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Storytelling on PBS with Tech, COVID, and 'American Portrait'
July 30, 2020  | By Mike Hughes
 


As the year began, PBS launched a sort of national diary.

People could simply send in their stories via video (usually), photos, prose, or, well, whatever.

Eventually, some would be tied into a special – one of which airs at 10:30 p.m. ET this Sunday (Aug. 2) on many stations (check local listings).

Then COVID came and everything changed.

"We could have never expected (what has) evolved over the last six months," Bill Margol, the executive in charge, told the Television Critics Association (TCA) on Wednesday. "More than three-and-a-half million people have visited the American Portrait website, where nearly 8,000 stories have been collected…and millions have engaged in social media."

That keeps growing, said Craig D'Entrone, the showrunner. "There's been an incredible, snowball effect…to the point where now we get hundreds of stories a day."

Why the surge? You could credit COVID; people have more stories to tell, more time to tell them, and to view other people's stories.

But technology is also a factor, Margol said. "The quality of material that you can generate…technically is amazing."

And there's what Michelle Stephenson, a producer for the series, calls a "generational evolution." 
People who grew up taking selfies are used to visually portraying their lives.

For "the younger digital natives, telling their stories and even being able to be vulnerable in their selfie mode is a lot easier," she said.

That's clear in the stories featured Sunday. Mostly, the show just has brief snippets, but it also settles into two longer stories of younger women who are returning home.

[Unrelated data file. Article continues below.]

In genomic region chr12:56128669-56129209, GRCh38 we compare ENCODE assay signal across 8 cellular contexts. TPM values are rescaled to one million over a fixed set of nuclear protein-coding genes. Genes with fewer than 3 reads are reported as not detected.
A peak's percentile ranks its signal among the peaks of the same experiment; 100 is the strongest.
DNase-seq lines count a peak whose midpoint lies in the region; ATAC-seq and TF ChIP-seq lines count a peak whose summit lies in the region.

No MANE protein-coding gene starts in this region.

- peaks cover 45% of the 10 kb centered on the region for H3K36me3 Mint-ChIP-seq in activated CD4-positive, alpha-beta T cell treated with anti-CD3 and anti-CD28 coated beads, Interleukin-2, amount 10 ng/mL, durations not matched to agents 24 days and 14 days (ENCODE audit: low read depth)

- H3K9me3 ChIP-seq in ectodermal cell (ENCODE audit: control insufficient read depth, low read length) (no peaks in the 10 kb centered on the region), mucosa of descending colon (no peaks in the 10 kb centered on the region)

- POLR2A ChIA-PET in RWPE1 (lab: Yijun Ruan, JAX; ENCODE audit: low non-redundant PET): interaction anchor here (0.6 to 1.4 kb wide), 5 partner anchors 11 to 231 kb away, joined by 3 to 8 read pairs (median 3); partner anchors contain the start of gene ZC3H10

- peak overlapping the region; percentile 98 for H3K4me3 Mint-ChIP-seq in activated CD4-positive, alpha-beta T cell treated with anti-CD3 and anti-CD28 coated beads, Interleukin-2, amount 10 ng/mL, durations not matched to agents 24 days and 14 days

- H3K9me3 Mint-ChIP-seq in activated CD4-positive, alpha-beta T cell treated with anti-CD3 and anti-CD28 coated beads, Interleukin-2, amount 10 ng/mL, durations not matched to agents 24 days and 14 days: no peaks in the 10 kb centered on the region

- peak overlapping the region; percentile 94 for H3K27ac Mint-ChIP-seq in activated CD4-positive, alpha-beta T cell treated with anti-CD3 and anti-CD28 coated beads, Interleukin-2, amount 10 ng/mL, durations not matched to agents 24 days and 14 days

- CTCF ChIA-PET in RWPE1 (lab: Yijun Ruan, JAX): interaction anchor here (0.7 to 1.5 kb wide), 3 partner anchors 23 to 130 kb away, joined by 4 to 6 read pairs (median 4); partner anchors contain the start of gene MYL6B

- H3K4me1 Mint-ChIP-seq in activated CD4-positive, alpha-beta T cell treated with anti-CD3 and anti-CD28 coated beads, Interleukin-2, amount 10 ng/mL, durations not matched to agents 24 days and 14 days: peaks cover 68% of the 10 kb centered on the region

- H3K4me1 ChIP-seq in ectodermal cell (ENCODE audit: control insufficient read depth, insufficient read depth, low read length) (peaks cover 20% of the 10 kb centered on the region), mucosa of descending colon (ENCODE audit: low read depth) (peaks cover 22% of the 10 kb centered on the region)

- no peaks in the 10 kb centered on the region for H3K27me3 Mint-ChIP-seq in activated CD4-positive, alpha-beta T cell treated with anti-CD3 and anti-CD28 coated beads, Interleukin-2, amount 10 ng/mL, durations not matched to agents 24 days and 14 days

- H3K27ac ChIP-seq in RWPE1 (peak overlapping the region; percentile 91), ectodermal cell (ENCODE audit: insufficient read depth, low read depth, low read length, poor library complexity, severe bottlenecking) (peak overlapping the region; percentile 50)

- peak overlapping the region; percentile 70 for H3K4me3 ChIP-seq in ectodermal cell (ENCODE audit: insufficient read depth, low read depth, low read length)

One, fresh from college graduation, wants to spend time with her grandfather, who has been sinking into dementia for a decade. Another visits her father, who was exonerated after eight years in prison.

Other stories fill the PBS website.

Margol points to one by a young dad in Alaska who lost his job and decided to start a hometown airplane business. And to a young couple striving for happiness after he's released from prison.

"There is an undercurrent of hope," Margol said.

D'Entrone agreed. People "may be pessimistic about the state of the world, but they are almost universally optimistic about themselves and their own situations."

Anyone can submit and anyone can browse the stories, he said. He would edit out hate and such, but so far there hasn't been any. "We do filter out people who are trying to sell things."

After Sunday's special, there will be another in October (when PBS has its 50th anniversary) and then a series in January. There will also be a book which takes this back to what Margol calls "one of the inspirations of the project."

Edward Steichen sent his fellow photographers around the world, for The Family of Man, a 1955 exhibit that also became a book. "It was an incredible project," Margol said, "but…it put a photographer in the middle."

Now the middleman is eliminated; the people shoot their own stories.

 
 
 
 
 
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